One of those critical skills is negotiation and conflict management - but why is it particularly important to CRM? Anyone who is a part of a CRM firm, from an entry-level employee to a CEO, needs these skills to:

    • Build stronger relationships with both other employees and clients

      Working relationships can be irreparably damaged when conflicts are managed poorly. If you and your fellow employees equip yourselves with conflict management skills, you will be able to better resolve these conflicts respectfully. This can in turn increase collaboration and team unity.
    • Effectively use problem solving for tough negotiations

      Whether you are negotiating with a potential client or embarking on the Section 106 consultation process, you will likely run into situations where one or more of the parties don't agree. Conflict management and negotiation skills can help you get over these hurdles swiftly, allowing you to move to the next step - and potentially freeing up some time to bring in even more business!
    • Provide better customer service - contrary to the saying, the customer isn't always right.

      A common saying in the business world is that the customer is always right. However, as many of you have probably encountered, this isn't always the case - especially when it comes to the technical aspects of your projects. In these situations, strong conflict management skills are necessary to navigate the situation while still maintaining your high level customer service for clients.

    ACRA's latest webinar, The Art of Negotiation and Conflict Management, will prepare you for greater business success in this area. Join us on March 21, 2019 at 2:00 pm Eastern to gain more insight into this skill that is vital to the business world (and beyond!).

    Expert provider Anna Schneider of Heritage Business International holds both an M.A. in anthropology and an M.B.A. in business administration, and will give specific examples on how to apply these skills to your everyday work in the CRM industry.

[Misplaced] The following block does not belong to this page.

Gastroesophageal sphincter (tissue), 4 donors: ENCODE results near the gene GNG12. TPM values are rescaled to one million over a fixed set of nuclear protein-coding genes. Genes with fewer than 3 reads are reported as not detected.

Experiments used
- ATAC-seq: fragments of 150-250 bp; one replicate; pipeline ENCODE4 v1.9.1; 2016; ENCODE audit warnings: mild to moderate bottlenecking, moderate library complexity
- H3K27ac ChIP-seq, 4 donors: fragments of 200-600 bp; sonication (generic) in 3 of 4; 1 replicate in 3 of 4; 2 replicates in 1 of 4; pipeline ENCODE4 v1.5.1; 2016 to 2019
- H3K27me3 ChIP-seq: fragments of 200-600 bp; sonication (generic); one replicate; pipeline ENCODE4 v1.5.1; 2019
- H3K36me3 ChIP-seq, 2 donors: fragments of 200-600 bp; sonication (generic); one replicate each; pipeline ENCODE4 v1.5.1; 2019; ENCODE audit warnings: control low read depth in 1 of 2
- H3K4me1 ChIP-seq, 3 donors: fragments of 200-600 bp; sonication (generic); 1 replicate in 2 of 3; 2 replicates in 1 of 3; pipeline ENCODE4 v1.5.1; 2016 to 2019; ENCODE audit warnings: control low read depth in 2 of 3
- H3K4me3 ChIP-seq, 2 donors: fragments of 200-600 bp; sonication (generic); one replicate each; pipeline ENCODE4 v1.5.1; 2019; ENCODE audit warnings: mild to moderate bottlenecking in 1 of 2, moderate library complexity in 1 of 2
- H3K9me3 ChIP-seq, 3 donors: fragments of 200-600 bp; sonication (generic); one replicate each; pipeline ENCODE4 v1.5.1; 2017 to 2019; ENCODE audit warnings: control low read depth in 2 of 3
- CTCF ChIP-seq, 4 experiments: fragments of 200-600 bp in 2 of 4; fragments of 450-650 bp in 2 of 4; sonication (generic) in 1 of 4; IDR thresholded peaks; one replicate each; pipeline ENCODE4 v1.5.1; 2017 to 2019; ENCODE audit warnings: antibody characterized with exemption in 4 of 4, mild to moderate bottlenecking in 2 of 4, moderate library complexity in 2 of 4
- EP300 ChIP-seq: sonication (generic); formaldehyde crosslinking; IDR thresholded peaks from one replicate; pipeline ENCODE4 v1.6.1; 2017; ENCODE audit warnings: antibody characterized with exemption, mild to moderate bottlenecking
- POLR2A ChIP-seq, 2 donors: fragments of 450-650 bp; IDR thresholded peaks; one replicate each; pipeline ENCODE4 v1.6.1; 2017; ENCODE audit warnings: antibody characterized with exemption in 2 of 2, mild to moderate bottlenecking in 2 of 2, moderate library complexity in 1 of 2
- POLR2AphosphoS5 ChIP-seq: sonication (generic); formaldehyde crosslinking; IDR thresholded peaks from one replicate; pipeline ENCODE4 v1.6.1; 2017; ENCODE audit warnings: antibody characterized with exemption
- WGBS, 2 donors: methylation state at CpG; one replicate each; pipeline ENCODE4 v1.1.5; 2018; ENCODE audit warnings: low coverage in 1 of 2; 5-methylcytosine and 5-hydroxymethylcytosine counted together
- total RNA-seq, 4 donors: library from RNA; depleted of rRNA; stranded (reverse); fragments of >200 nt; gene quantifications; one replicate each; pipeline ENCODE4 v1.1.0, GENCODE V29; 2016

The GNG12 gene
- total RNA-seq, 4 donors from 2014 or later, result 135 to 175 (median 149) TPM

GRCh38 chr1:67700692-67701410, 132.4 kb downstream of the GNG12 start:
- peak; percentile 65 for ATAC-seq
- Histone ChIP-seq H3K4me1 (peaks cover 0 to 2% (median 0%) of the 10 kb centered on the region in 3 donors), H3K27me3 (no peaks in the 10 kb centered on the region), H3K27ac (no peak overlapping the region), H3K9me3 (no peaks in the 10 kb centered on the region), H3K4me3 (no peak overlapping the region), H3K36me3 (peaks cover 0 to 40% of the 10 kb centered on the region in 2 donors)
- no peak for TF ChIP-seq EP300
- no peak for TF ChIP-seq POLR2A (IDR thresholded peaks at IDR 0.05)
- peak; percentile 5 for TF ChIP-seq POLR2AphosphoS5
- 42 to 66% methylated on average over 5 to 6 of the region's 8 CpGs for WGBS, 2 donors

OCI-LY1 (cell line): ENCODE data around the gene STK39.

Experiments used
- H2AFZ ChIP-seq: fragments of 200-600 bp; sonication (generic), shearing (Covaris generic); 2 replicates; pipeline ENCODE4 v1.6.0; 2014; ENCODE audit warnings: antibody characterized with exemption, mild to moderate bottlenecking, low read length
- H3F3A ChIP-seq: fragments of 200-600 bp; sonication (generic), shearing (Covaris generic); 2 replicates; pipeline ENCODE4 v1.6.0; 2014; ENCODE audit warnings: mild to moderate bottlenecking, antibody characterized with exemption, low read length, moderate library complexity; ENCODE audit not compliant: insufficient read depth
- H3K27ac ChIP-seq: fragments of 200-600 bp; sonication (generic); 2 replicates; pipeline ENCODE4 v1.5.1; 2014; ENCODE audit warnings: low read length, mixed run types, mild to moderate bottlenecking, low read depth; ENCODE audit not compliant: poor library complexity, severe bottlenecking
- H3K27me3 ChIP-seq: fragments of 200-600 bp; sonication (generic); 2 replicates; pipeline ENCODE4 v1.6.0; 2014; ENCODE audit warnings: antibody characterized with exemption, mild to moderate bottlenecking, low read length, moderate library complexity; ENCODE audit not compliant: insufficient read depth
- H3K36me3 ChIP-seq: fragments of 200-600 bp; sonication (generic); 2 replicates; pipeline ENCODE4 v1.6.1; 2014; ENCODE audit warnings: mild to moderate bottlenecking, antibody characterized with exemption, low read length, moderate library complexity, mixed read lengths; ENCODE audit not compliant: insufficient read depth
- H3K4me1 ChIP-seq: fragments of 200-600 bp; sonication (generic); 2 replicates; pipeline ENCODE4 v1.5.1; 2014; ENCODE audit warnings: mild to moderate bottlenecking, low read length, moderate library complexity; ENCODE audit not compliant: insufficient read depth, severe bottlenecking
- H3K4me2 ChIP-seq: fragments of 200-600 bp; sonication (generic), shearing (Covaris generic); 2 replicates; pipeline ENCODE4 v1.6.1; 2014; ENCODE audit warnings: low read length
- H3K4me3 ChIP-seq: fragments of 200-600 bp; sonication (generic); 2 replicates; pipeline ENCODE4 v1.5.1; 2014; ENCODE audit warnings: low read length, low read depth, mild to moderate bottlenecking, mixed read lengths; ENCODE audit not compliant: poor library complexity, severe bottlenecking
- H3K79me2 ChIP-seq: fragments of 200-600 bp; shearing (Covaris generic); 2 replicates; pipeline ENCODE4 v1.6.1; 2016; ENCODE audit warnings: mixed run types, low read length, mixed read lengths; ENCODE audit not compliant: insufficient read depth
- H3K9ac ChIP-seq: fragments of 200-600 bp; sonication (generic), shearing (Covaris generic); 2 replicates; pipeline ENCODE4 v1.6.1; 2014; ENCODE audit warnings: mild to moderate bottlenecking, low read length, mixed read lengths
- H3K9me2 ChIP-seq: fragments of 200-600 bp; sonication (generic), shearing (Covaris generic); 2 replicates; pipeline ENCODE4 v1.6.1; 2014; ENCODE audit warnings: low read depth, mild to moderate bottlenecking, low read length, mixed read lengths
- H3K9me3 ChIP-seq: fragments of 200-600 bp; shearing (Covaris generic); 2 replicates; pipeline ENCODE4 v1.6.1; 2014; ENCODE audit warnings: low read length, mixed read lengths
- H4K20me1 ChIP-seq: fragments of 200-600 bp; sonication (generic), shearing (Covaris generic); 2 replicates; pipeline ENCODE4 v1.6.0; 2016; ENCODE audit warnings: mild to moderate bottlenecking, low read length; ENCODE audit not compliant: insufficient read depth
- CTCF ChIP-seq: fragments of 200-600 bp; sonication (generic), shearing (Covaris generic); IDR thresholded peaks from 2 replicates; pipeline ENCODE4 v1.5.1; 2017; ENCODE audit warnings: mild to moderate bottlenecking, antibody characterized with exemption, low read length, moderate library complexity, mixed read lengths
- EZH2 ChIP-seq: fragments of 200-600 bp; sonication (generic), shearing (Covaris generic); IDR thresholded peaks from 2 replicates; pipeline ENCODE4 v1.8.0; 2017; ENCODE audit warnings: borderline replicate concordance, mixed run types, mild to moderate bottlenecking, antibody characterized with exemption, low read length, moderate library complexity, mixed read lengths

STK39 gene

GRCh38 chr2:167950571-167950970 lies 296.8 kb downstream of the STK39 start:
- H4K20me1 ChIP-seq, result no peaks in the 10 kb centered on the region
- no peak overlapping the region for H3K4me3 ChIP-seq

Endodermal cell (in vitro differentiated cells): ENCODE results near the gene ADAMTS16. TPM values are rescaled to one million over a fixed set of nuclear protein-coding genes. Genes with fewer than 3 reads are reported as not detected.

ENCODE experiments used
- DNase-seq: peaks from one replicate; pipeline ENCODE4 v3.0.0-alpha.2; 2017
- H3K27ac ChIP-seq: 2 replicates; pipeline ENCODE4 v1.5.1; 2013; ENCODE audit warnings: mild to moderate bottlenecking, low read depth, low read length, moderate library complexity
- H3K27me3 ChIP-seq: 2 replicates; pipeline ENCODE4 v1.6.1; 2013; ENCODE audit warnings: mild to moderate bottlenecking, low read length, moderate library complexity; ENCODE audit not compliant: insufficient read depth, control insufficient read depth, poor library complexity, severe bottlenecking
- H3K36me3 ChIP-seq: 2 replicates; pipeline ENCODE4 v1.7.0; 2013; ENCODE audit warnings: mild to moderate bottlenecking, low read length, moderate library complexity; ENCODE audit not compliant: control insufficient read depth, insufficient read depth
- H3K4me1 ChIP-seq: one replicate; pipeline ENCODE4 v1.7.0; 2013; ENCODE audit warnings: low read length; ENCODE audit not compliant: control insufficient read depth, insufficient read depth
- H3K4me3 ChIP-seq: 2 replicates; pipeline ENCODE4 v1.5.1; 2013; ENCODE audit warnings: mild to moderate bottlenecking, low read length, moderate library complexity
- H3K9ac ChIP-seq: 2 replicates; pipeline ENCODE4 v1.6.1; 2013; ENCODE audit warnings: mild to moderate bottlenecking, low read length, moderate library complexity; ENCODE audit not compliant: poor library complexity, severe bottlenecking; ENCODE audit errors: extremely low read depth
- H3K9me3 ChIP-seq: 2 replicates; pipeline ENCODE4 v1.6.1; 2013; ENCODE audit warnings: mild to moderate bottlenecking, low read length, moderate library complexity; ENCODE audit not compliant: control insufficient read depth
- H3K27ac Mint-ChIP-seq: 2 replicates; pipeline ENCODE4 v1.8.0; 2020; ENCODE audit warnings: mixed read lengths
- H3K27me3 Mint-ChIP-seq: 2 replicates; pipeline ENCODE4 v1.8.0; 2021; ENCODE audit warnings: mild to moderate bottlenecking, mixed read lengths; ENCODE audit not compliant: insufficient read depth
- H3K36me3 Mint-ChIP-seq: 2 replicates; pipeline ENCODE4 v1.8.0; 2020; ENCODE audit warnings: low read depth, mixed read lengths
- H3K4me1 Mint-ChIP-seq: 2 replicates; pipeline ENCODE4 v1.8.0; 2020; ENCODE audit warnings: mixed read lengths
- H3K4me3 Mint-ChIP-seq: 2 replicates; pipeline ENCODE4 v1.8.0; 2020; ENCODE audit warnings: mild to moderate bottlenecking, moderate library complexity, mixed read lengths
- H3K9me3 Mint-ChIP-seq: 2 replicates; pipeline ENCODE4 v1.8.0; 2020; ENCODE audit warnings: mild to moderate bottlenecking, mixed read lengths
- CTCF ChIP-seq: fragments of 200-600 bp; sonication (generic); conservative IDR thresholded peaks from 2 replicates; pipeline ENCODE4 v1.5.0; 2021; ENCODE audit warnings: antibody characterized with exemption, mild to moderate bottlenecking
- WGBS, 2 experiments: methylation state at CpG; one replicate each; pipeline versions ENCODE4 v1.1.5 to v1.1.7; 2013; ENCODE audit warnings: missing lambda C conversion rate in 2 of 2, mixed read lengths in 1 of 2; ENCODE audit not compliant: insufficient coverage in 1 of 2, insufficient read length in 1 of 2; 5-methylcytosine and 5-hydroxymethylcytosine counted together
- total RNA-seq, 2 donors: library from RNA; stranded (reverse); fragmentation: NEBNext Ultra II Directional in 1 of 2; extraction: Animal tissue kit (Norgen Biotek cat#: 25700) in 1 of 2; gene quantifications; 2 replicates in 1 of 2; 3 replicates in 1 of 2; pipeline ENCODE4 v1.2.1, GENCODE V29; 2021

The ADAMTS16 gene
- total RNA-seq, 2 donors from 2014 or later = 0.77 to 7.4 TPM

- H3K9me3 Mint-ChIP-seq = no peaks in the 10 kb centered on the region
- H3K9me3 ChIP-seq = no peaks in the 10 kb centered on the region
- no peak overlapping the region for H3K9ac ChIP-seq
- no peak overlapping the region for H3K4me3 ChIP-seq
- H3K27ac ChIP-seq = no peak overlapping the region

Whether you are new to the industry or consider negotiation an integral part of your daily tasks, the Art of Negotiation and Conflict Management will give you fresh ideas for improving your skill base.

    Register today!


  • 03/14/2019 7:45 AM | Kerri Barile

    Have an idea for a session for our 2019 conference in Spokane? Submit a proposal! The best programs come from our members, and we are seeking participants to join us in planning our next event. Session topics can range from running a business to technical best practices and include a single speaker or a panel. See the ACRA 2019 Conference webpage for more information. Proposals are due March 15th so don't delay!

    Questions? Email the Conference Chair, Kerri Barile, at kbarile@dovetailcrg.com. We are looking forward to getting you involved!

  • 03/12/2019 8:00 PM | ACRA Lobbying Team

    Image source 401kcalculator.orgThe Internal Revenue Service recently released new regulations interpreting tax reform provisions with the potential to affect many ACRA businesses. The regulations are good news for CRM firms because they support arguments that CRM firms should be able to use the new 20% pass-through deduction without a cap.

    In December 2017, Congress passed the Tax Cuts and Jobs Act, 500+ pages of statutory language that the IRS was left to interpret and apply through new regulations. Of particular interest to CRM firms is Section 199A, known as the 20% pass-through deduction. As Burr Neely explained in an email blast to members at the time, Section 199A gives pass-through businesses a 20% deduction, but that deduction phases out after a particular threshold for specialized service trade or businesses (SSTBs).

    Because many CRM firms are organized as pass-through businesses, they stand to be dramatically affected by these regulations depending on whether they are defined as SSTBs:

    • If a business is NOT an SSTB, its income generally IS eligible for the Section 199A Deduction and the deduction is NOT subject to the cap.